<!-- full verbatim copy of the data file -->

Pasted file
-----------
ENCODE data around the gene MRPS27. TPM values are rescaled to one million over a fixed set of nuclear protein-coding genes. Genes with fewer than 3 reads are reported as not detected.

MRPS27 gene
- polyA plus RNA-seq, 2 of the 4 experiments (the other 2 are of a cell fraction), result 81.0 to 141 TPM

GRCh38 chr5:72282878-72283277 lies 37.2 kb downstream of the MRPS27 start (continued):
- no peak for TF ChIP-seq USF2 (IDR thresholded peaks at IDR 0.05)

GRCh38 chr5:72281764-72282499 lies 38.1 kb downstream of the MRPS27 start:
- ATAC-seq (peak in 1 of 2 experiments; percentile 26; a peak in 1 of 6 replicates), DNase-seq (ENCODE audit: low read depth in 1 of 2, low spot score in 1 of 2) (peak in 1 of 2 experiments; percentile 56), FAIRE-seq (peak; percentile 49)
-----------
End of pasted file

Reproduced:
ENCODE data around the gene MRPS27. TPM values are rescaled to one million over a fixed set of nuclear protein-coding genes. Genes with fewer than 3 reads are reported as not detected.

MRPS27 gene
- polyA plus RNA-seq, 2 of the 4 experiments (the other 2 are of a cell fraction), result 81.0 to 141 TPM

GRCh38 chr5:72282878-72283277 lies 37.2 kb downstream of the MRPS27 start (continued):
- no peak for TF ChIP-seq USF2 (IDR thresholded peaks at IDR 0.05)

GRCh38 chr5:72281764-72282499 lies 38.1 kb downstream of the MRPS27 start:
- ATAC-seq (peak in 1 of 2 experiments; percentile 26; a peak in 1 of 6 replicates), DNase-seq (ENCODE audit: low read depth in 1 of 2, low spot score in 1 of 2) (peak in 1 of 2 experiments; percentile 56), FAIRE-seq (peak; percentile 49)